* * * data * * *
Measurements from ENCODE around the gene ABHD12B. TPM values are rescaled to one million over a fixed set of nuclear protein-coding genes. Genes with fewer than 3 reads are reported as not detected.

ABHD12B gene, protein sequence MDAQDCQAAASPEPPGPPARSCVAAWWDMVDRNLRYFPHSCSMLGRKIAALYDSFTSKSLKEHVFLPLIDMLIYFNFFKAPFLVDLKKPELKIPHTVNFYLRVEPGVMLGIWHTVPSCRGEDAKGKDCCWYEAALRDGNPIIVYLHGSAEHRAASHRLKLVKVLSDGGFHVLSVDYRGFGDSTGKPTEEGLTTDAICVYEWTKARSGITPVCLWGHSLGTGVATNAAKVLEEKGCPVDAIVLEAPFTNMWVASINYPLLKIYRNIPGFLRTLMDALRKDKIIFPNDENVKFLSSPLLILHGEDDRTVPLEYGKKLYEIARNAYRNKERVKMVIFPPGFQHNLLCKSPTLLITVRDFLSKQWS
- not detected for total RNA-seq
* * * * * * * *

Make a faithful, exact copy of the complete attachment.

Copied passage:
Measurements from ENCODE around the gene ABHD12B. TPM values are rescaled to one million over a fixed set of nuclear protein-coding genes. Genes with fewer than 3 reads are reported as not detected.

ABHD12B gene, protein sequence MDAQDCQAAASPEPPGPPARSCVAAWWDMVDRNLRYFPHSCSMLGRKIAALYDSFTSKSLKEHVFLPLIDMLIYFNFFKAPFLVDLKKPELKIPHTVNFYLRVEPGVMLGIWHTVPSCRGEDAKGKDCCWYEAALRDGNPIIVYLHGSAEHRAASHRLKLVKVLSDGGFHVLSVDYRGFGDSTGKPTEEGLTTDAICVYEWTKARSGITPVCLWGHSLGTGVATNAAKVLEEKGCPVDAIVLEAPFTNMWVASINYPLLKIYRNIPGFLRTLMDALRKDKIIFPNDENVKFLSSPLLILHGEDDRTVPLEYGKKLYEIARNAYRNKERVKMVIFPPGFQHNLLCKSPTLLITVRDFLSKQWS
- not detected for total RNA-seq